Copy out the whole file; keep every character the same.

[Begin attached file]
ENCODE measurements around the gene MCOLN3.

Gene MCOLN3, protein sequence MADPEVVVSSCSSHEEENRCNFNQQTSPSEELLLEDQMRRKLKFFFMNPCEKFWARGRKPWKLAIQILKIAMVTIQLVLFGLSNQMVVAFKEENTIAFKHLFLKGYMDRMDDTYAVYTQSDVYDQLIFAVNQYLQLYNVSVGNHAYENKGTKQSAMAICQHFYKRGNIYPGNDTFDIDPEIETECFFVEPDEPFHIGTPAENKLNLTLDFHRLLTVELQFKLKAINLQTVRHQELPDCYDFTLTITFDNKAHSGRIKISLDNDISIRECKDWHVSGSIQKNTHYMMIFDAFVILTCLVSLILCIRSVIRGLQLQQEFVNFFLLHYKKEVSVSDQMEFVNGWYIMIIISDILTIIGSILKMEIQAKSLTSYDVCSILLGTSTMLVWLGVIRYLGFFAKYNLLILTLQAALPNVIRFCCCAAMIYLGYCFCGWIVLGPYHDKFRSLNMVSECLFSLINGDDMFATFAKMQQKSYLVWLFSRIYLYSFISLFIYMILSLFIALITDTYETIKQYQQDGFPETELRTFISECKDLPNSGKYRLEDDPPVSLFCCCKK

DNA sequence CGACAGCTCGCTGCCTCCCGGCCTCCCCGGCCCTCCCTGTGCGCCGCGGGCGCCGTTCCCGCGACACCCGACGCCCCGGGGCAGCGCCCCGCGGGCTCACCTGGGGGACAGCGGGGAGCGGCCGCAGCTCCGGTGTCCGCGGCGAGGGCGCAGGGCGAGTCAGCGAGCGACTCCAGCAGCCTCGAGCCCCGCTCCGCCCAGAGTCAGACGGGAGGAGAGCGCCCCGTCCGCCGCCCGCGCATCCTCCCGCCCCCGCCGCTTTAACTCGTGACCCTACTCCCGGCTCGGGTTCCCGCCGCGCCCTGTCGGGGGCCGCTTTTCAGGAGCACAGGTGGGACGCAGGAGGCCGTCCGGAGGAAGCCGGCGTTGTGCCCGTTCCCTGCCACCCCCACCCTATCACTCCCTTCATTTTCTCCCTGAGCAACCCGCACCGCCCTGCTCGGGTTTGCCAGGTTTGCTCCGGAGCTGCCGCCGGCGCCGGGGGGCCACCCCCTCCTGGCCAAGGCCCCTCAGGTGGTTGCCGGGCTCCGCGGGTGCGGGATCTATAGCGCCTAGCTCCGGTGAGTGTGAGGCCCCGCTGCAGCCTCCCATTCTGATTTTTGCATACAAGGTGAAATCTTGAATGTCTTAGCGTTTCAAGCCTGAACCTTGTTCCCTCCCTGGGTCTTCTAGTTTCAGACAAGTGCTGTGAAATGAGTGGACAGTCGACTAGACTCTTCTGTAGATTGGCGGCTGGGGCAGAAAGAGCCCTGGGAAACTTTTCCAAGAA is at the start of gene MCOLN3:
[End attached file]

ENCODE measurements around the gene MCOLN3.

Gene MCOLN3, protein sequence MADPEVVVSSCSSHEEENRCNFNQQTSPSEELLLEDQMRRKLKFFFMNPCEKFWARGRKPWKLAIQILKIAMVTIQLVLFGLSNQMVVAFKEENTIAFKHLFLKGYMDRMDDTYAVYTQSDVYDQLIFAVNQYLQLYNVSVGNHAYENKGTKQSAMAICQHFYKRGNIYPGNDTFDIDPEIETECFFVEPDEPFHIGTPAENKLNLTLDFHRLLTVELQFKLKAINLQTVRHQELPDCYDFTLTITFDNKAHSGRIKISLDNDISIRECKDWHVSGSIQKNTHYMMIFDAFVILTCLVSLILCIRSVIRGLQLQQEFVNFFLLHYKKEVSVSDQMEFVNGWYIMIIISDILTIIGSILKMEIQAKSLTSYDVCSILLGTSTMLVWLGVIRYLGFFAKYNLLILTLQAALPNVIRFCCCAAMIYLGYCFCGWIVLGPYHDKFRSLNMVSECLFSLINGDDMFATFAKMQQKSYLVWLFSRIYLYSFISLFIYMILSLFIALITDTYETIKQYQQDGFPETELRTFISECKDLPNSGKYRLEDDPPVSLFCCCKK

DNA sequence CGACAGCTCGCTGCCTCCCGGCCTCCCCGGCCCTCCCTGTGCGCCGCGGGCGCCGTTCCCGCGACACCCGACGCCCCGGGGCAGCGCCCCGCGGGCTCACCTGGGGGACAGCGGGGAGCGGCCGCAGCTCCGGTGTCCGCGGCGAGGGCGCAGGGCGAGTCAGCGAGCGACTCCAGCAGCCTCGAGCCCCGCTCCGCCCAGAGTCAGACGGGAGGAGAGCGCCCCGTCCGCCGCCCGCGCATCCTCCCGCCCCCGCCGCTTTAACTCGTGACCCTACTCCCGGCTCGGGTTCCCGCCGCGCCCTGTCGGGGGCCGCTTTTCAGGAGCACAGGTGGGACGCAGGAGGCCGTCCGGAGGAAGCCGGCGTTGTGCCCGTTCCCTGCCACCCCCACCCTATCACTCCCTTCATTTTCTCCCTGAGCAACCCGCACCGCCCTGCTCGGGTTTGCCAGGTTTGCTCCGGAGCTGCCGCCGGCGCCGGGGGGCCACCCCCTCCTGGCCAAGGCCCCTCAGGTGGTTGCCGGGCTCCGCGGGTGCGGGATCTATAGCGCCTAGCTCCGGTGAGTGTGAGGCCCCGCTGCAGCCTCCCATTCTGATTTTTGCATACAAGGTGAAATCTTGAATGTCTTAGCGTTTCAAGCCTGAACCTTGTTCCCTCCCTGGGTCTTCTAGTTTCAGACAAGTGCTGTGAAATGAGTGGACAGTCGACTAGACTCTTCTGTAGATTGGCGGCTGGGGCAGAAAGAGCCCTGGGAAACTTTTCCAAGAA is at the start of gene MCOLN3: